Americans consider nurses to be the most upstanding workers, according to new data from Gallup.
The nation has been of that mindset for more than a decade. Nursing has topped Gallup's annual list of professions with high honesty and ethical standards in every year since 1999. This year, 82% of respondents said nurses have either "high" or "very high" ethical standards. Pharmacists and grade school teachers tied for second place in the survey.
On the other end of things, members of Congress and lobbyists received the lowest reviews from survey respondents. Fifty-six percent of people said lobbyists have either "low" or "very low" honesty and ethical standards, while 66% said the same of members of Congress.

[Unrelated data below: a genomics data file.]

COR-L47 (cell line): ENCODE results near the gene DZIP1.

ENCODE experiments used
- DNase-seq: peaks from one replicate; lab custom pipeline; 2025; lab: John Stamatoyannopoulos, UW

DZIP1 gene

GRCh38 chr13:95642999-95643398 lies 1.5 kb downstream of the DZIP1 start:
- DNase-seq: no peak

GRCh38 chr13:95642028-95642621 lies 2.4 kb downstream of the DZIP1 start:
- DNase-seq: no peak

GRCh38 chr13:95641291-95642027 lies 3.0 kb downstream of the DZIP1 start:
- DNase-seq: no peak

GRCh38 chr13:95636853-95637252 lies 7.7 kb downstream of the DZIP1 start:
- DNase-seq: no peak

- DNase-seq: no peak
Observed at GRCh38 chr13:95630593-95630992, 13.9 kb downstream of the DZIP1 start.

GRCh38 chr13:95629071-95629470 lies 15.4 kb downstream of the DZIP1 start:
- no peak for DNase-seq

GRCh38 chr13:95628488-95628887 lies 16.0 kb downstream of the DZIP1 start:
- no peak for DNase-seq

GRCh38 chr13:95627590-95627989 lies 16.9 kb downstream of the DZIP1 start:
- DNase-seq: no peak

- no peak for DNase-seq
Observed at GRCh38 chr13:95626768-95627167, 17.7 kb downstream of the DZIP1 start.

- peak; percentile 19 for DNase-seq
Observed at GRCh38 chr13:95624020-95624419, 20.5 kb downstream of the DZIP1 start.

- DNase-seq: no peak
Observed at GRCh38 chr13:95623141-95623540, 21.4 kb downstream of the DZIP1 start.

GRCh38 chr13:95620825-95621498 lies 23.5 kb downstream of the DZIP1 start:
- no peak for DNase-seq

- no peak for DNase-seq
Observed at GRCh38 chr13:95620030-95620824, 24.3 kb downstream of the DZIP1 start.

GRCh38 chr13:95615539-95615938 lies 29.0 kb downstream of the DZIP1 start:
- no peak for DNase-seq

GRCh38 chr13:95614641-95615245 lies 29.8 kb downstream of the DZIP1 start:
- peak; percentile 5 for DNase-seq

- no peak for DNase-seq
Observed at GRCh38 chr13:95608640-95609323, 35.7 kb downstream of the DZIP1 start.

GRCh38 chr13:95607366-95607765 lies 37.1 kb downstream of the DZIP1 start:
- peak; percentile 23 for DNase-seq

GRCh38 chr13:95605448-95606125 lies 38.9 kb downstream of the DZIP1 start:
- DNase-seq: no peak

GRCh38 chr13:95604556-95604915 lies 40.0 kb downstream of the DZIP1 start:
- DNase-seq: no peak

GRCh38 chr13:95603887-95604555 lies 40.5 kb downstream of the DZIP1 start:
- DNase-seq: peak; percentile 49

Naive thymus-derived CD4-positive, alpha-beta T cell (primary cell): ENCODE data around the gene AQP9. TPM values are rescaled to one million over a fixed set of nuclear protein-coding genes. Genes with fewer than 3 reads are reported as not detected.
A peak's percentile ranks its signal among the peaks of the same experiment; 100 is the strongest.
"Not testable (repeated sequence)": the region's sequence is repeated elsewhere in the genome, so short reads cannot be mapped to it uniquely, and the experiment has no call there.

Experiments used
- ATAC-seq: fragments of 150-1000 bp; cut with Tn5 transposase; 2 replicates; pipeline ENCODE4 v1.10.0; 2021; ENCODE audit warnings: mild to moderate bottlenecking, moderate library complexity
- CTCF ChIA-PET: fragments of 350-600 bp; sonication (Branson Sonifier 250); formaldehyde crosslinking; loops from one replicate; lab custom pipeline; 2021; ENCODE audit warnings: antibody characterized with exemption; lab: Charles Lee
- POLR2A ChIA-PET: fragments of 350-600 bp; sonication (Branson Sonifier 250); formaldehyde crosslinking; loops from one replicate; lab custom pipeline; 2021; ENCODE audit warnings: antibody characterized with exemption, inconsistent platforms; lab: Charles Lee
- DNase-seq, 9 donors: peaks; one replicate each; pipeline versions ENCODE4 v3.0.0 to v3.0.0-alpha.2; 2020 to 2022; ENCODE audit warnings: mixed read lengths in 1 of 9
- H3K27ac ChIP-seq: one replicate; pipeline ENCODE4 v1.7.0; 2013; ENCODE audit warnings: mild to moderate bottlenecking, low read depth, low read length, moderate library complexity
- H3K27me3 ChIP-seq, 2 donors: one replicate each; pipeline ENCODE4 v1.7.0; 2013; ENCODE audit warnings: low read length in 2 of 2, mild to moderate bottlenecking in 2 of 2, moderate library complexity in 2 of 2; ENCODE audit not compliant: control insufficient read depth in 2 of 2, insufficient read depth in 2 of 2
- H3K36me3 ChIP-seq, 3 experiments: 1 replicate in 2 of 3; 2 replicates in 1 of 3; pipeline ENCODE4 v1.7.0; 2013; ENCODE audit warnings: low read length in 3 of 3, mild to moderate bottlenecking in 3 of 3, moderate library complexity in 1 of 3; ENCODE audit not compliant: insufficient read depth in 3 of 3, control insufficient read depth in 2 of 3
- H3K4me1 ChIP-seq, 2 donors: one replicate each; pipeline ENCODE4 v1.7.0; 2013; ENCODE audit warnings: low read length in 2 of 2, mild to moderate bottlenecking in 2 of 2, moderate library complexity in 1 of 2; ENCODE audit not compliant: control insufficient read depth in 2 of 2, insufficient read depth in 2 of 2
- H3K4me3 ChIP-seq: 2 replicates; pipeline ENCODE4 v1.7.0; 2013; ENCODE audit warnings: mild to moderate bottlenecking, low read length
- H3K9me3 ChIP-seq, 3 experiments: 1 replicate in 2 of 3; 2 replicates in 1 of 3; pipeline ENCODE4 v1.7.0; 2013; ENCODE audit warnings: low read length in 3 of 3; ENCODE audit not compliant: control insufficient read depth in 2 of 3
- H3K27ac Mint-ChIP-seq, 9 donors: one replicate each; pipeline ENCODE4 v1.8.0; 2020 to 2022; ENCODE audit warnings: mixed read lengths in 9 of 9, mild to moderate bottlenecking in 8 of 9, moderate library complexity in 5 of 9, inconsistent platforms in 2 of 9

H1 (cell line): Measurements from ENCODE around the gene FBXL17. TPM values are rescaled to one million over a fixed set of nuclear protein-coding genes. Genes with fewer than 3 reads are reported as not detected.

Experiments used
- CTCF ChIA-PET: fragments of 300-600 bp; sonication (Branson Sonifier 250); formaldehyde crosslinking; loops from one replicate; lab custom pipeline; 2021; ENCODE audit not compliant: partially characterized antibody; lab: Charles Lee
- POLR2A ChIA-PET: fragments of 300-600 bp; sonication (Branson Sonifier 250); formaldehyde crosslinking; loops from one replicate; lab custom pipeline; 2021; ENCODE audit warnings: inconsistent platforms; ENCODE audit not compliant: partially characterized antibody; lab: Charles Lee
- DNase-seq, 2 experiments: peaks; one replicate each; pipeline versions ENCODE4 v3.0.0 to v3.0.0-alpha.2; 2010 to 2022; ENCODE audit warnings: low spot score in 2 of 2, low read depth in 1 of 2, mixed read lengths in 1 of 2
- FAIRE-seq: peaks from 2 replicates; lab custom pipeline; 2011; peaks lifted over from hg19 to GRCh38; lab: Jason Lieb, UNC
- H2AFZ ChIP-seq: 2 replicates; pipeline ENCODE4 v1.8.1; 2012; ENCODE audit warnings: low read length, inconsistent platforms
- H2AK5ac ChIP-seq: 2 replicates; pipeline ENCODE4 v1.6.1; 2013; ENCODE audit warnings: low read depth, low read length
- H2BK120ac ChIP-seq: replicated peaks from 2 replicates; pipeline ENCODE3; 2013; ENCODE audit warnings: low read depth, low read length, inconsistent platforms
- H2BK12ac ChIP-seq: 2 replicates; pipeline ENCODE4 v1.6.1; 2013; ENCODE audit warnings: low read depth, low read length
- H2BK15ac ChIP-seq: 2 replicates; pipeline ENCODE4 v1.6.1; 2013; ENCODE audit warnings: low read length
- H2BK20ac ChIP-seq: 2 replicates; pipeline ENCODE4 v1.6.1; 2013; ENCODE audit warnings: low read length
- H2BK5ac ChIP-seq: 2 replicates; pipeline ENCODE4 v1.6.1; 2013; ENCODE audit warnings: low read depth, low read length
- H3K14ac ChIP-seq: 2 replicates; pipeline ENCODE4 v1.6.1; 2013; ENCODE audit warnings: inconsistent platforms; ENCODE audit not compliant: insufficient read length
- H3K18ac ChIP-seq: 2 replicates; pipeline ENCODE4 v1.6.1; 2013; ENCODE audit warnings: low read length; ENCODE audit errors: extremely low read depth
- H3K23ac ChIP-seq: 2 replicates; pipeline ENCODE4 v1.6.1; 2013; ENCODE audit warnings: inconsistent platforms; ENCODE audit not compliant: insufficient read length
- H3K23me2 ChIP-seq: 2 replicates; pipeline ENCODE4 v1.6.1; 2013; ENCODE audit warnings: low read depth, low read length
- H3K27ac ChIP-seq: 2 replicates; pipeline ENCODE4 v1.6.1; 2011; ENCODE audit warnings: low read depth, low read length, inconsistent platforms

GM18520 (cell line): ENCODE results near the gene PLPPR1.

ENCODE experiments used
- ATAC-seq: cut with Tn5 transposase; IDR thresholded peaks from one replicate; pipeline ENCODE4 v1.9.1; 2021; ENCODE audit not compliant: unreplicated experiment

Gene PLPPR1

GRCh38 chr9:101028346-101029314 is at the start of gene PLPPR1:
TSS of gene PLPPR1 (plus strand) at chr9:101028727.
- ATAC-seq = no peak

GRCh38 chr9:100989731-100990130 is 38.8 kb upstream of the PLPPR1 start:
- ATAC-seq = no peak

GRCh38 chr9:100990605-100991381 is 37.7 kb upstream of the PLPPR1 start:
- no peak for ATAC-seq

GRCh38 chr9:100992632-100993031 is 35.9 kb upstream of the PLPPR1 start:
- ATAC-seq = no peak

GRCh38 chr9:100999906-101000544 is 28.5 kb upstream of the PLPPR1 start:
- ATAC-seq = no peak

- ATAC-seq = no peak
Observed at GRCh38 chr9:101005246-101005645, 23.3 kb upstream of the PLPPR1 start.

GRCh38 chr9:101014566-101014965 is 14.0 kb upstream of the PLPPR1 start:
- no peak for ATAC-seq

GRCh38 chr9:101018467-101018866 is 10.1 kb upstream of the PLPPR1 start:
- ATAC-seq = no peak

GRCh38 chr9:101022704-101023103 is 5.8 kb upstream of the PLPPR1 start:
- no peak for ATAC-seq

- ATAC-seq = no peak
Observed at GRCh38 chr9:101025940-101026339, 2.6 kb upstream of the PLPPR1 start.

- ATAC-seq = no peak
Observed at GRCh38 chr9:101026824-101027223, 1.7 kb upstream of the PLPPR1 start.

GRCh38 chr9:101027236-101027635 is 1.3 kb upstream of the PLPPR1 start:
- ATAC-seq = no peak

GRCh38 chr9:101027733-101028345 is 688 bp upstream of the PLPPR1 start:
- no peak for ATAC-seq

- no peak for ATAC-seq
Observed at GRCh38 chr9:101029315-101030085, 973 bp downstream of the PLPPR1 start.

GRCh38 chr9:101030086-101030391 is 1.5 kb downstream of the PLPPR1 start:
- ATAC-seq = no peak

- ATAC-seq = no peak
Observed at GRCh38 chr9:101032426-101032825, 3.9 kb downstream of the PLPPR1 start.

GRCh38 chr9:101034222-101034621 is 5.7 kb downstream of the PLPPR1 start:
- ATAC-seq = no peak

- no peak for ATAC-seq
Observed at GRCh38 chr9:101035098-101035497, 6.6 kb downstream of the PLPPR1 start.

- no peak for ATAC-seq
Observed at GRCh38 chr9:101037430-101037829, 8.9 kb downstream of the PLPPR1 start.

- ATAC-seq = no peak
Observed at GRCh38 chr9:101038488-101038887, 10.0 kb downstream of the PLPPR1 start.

Gallup theorizes that common stereotypes play a significant role in determining how Americans perceive the honesty of certain professions.
"Nurses, pharmacists, and doctors — considered to be in 'healing' occupations — rank the highest," the survey notes. "Politicians — especially those working for the federal government — remain in low esteem, mirroring a commonly held distrust of the federal government that has developed in the U.S. in the past 40 to 50 years."
Gallup first asked Americans to rate the ethics of certain professionals in 1976. In its latest survey, more than 1,000 adults across the country were read a list of 22 jobs and asked to rate the honesty and ethical standards of people in each as "very high," "high," "average," "low," "very low," or "no opinion."
Check out the survey's full results below:
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